If I've persuaded you to try your hand at chutney, you'll need a recipe. So here's one (sort of):
Basic Chutney Method
Wash every empty jam jar you own (and go through to cupboard looking for jars that are almost empty and deciding you never liked that sort of jam anyway so you can "claim" the jar) really well, then place them upside down on a baking sheet and put in a low oven to dry out and sterilise.
Finely chop about 5lbs of vegetables (such as tomatoes, courgettes, runner beans, carrots - whatever you've got a lot of) 2 or 3 lbs of apples and one pound of onions. Put these in the largest pan you have with a pound of dried fruit of some sort (raisins, sultanas, chopped prunes, it's up to you), a pound of sugar and 1 1/2 pints of vinegar (don't use malt vinegar if you can help it or your chutney will taste of malt vinegar and not much else). Mix well and bring to a simmer.
Whilst you're going that, place a bunch of whole spices (such as a few whole cloves, peppercorns, cinnamon sticks, mace, fresh ginger, whatever you like) in a muslin cloth and tie up well, then dunk it in the chutney and let the flavours seep out.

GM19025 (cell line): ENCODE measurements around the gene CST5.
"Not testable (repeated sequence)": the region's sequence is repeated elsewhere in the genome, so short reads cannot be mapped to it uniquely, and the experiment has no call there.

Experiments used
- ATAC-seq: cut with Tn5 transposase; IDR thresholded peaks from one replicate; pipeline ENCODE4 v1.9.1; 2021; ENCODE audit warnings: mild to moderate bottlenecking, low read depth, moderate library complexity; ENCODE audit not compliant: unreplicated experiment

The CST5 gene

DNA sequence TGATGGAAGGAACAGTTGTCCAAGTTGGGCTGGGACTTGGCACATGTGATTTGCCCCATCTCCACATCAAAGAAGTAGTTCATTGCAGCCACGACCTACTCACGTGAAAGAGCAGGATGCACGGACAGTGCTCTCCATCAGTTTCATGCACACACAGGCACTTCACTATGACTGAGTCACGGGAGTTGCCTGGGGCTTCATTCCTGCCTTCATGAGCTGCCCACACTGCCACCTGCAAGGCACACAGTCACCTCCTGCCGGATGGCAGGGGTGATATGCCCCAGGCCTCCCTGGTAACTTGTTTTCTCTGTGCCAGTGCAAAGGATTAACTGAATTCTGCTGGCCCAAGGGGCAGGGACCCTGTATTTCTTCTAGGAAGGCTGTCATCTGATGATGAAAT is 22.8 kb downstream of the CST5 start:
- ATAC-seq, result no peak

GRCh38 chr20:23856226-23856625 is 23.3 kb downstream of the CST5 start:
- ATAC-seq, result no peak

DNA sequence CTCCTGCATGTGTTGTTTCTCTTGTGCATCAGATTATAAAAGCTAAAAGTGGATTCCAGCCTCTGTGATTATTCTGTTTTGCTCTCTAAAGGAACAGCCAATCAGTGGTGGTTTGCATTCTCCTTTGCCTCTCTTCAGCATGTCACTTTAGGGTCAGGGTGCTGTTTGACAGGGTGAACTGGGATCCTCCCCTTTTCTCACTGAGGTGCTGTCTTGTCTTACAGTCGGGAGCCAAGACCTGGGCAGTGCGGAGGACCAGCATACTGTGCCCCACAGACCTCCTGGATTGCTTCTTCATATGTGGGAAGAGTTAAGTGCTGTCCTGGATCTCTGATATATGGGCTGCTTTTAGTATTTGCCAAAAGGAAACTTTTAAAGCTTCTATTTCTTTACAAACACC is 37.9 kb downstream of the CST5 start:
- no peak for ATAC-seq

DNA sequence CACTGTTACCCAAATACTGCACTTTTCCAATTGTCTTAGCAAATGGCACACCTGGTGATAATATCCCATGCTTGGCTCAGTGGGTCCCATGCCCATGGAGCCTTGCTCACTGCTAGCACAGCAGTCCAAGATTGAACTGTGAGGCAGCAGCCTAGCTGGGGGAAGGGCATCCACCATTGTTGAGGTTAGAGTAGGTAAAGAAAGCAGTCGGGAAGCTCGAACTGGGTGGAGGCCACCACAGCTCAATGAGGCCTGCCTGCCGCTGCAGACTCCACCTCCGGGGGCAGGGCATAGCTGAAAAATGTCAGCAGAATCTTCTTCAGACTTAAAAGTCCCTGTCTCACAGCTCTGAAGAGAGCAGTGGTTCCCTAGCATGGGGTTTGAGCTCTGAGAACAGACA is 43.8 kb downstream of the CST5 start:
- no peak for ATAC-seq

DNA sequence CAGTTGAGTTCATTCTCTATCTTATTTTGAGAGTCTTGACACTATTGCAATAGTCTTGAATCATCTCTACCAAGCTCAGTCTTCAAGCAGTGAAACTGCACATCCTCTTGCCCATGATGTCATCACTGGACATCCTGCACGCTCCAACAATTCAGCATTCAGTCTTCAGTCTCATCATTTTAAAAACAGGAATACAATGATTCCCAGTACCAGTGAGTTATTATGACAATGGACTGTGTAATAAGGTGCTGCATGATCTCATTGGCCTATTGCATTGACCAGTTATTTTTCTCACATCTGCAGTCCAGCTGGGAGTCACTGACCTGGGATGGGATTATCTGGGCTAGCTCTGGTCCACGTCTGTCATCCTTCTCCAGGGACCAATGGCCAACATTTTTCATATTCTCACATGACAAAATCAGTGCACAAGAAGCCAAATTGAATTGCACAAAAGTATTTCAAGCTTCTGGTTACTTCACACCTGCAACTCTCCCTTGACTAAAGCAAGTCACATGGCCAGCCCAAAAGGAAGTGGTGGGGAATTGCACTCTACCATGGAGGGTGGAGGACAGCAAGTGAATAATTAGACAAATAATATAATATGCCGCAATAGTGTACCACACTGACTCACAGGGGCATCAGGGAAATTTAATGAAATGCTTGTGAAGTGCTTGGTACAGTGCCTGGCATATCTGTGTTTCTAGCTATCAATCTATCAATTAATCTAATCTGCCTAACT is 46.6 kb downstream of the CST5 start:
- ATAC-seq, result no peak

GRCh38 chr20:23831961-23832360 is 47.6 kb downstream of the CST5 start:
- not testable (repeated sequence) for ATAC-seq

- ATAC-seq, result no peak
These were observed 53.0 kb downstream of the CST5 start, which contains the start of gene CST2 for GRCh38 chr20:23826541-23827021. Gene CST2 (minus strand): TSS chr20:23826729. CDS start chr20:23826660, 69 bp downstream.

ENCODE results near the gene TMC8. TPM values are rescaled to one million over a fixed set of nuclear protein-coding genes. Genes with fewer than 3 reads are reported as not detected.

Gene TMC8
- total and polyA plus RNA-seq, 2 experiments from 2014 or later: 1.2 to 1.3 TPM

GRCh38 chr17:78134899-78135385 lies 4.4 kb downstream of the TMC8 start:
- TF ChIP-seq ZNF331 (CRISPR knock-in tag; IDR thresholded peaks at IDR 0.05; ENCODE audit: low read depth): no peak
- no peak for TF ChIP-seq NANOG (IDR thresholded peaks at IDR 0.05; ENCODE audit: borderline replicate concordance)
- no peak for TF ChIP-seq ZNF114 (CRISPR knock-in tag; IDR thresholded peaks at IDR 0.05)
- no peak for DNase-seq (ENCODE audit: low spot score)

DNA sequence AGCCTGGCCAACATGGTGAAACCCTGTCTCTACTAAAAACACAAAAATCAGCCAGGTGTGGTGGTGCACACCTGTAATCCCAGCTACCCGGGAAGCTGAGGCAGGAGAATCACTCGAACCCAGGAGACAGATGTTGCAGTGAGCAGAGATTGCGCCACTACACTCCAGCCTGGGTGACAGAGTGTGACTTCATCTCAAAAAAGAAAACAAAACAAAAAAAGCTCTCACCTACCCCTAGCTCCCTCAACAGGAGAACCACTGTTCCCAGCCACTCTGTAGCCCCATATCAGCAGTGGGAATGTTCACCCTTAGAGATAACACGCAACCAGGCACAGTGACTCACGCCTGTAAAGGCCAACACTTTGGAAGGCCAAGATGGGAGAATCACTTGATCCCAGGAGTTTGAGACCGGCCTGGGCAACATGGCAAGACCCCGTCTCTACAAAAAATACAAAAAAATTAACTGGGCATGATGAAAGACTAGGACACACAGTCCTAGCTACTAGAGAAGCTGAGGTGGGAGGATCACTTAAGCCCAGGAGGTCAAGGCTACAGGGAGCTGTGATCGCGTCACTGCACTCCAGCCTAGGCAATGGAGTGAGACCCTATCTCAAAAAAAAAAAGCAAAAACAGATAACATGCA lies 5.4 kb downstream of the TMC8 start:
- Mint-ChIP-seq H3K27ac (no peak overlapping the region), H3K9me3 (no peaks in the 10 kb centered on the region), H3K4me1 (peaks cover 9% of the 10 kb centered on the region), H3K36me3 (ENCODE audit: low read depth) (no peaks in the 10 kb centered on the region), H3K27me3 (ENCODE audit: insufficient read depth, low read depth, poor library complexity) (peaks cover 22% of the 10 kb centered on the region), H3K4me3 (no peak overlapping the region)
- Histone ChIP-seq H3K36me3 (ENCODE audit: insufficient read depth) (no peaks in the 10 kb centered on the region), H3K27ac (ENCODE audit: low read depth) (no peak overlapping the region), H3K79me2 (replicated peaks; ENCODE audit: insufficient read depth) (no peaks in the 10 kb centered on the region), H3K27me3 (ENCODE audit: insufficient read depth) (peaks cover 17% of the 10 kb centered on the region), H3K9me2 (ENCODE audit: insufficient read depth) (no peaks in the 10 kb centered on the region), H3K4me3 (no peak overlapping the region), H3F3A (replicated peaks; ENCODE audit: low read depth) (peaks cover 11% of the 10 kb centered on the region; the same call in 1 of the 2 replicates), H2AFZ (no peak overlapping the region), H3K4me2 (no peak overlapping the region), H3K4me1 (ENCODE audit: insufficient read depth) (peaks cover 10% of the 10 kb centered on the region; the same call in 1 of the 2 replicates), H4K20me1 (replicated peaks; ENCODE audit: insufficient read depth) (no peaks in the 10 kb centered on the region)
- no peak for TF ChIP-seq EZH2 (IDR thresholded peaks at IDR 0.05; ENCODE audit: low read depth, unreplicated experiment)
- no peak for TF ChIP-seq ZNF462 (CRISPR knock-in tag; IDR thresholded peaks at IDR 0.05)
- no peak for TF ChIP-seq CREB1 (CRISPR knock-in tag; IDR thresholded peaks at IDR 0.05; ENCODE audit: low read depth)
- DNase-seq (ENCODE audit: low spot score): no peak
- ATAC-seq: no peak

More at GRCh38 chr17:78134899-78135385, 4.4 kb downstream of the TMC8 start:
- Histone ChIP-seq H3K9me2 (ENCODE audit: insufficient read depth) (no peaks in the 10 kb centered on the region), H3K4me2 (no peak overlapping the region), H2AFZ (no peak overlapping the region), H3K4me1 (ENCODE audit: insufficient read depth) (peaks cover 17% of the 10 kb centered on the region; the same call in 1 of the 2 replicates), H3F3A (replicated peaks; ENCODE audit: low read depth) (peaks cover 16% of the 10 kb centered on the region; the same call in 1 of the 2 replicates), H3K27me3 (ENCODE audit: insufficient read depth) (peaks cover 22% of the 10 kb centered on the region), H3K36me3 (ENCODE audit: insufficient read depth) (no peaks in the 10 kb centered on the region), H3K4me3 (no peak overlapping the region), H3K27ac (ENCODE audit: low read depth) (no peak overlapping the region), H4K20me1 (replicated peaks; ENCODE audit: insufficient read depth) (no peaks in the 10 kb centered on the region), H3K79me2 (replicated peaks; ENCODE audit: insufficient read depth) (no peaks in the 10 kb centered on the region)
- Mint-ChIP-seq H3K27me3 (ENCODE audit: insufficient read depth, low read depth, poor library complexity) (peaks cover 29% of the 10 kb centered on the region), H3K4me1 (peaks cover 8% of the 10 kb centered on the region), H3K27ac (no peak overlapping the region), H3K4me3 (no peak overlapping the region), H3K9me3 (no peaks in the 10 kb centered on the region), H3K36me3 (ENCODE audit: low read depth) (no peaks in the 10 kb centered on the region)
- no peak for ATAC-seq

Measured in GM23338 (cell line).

Feeling nervous? Don't be. Chutney can't really go wrong unless you burn it. It's not like jam or a souffle - it can't fail. I promise. All you're doing is slowly cooking the ingredients down to a thick gloopy mush. You can taste it as you go along, and if you think it needs a chili kick, add some chili. If you think it's too vinegary, add a bit more sugar. Too sweet? Add more vinegar and salt.
It needs to simmer on a low heat for at least an hour or two. You don't need to stir constantly, thank God, but you can't totally desert it or it will burn. It's ready when it's thick and looks like chutney. I told you it was easy.
Now get it into the jars and screw the lids on. It needs to mature for at least a month or two. Before that it will still taste rather vinegary but after maturation it will be smooth and all the flavours will mingle together. Think of an appealing name for your chutney, and be creative - gooseberry and ginger sounds nice, but runner bean and swede isn't so alluring. So if your main ingredients are prosaic you'll have to call it something like "Taste of Autumn Relish", or "Poynton Farmhouse Chutney", or "Mel's Spicy Preserve".
It keeps forever in an unopened jar. Once you've opened it - honestly I've no idea. I've never seen a jar of homemade chutney go off, but I've never seen a jar of homemade chutney last more than a couple of weeks, so the point is moot.